Tuesday, April 22, 2014

FYI: Cal App Confirms Estoppel For Failure to Disclose Claims in Intervening BK, Even Absent Bad Faith

Tuesday, June 7, 2011

The Court of Appeal of the State of California, Second District, recently
confirmed that if a borrower fails to "schedule" or disclose claims
against a creditor in the borrower's bankruptcy proceedings, the borrower
is barred from litigating the undisclosed claims against the creditor in
subsequent proceedings. 


The plaintiff-borrower defaulted on his home loan. He entered into a
forbearance agreement with the servicer of the loan, Select Portfolio
Servicing, Inc. ("SPS"), but then re-defaulted. SPS notified the borrower
that his loan had been transferred to Greenwich Investors ("Greenwich").

The borrower then filed for bankruptcy, making no mention of a possible
claim against Greenwich. The borrower's bankruptcy workout plan called
for borrower to make regular payments to Greenwich. The borrower again
defaulted, and Greenwich initiated nonjudicial foreclosure proceedings.
The borrower then filed suit against Greenwich, alleging breach of
contract, fraudulent and negligent misrepresentation, and violation of
foreclosure statutes. These claims arose from Greenwich's alleged failure
to acknowledge the forbearance agreement, as well as Greenwich's alleged
failure to abide by the notice provisions of the relevant foreclosure
statute, among other alleged statutory violations.

Greenwich demurred to the borrower's complaint, on the grounds that the
borrower was barred from raising his claims by the doctrines of res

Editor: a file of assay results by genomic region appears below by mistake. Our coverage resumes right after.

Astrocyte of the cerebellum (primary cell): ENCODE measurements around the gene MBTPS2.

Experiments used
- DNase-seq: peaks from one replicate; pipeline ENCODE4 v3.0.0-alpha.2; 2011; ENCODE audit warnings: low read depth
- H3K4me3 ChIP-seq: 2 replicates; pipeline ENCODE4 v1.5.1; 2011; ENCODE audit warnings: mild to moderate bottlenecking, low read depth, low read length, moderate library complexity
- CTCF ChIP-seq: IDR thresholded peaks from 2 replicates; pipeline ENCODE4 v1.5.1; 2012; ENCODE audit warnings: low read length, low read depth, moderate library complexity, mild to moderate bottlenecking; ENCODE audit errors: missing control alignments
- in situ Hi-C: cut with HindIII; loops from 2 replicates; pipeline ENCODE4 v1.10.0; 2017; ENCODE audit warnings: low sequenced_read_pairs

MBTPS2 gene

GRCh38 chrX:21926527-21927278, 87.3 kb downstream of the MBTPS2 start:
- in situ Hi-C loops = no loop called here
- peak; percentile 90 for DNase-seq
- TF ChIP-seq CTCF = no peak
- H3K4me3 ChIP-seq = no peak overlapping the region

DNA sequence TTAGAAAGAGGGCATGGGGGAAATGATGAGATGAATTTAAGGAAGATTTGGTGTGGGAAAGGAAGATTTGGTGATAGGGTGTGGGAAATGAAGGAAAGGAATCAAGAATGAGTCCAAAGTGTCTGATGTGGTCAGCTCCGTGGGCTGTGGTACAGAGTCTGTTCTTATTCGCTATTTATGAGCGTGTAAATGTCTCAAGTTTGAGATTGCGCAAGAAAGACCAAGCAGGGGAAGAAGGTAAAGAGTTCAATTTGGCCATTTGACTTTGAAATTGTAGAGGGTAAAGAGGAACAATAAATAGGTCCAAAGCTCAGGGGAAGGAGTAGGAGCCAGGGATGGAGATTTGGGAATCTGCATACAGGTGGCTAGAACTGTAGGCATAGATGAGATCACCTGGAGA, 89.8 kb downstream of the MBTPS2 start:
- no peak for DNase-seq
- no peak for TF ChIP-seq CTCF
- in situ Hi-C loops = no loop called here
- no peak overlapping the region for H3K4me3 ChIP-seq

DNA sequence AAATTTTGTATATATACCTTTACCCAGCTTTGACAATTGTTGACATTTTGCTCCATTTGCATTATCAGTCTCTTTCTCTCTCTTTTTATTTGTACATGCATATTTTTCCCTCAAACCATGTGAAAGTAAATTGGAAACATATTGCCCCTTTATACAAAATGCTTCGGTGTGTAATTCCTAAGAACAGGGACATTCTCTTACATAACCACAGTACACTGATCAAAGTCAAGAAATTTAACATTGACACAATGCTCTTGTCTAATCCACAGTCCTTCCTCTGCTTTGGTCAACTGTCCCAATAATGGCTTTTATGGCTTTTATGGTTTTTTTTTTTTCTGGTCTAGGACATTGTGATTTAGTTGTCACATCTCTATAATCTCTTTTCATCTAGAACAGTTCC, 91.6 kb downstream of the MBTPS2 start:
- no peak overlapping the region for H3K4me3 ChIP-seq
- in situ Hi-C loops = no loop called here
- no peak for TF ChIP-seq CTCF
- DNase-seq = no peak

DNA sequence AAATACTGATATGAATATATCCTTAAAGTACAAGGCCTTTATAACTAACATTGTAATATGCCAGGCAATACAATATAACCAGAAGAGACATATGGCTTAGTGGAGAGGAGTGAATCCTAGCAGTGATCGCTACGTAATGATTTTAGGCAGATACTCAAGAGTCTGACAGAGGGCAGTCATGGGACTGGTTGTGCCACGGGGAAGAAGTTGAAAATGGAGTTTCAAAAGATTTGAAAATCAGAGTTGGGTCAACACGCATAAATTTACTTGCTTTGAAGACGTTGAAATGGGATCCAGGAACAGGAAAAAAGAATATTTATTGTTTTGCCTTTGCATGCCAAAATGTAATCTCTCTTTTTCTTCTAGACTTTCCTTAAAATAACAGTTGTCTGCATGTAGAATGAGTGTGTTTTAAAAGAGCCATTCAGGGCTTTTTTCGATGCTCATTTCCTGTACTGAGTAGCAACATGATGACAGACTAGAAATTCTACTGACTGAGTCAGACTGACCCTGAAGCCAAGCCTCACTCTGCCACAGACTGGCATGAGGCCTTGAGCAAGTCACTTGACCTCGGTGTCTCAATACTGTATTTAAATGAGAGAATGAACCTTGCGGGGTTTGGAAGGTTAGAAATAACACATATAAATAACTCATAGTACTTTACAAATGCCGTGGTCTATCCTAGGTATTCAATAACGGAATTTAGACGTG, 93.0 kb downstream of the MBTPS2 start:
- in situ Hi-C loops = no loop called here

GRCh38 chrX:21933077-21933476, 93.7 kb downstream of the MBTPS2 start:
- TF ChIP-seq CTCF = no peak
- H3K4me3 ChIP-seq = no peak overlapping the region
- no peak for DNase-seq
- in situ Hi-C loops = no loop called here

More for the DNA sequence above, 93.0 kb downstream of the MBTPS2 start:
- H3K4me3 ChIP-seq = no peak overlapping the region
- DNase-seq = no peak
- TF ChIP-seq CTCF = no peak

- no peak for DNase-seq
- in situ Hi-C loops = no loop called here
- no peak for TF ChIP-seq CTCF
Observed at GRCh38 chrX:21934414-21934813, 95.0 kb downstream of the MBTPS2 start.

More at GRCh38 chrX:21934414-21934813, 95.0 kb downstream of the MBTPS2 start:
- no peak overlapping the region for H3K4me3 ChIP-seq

judicata and estoppel. The trial court sustained the demurrer, and the
foreclosure sale took place. The borrower appealed, but the appellate
court upheld the trial court's decision.

The appellate court's decision to sustain the lower court hinged on the
application of the rule established in Oneida Motor Freight, Inc., v.
United Jersey Bank, 848 F.2d 214 (3d Cir. 1988). As you may recall, the
court in Oneida Motor Freight stated that a party's failure to disclose
litigation claims likely to arise in a nonbankruptcy context "triggers
application of the doctrine of equitable estoppel, operating against a
subsequent attempt to prosecute the action." Id. at 417.

The borrower argued that cases decided subsequent to Oneida Motor Freight
provided that the rule applied only where the nondisclosure was
accompanied by bad faith. The court disagreed because, among other
reasons, the cases cited by borrower did not involve a subsequent lawsuit
against an entity that had been a creditor in the bankruptcy proceedings.
As such, in the other cases, the debtor did not benefit from the
nondisclosure. As the cases the borrower relied upon by the borrower were
all distinguishable from the matter at hand, the court concluded that the
Oneida Motor Freight rule should apply. Therefore, the borrower was
barred from litigating the claims he failed to disclose in his bankruptcy
proceedings.

However, the borrower's statutory claims (lack of notice, failure to
provide a loan modification) arose after the bankruptcy proceedings, and
thus were not barred by the Oneida Motor Freight rule. However, the court
found no merit in either claim.

The court held that the statutory remedy for lack of notice of the
foreclosure sale is limited to a postponement of the sale. As the
foreclosure sale had already taken place, the court held that borrower had
"no further remedy." The court also held that there is no statutory duty
to provide a loan modification.



Eric Tsai
McGinnis Wutscher Beiramee LLP
 
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San Diego, CA 92101
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Email: etsai@mwbllp.com

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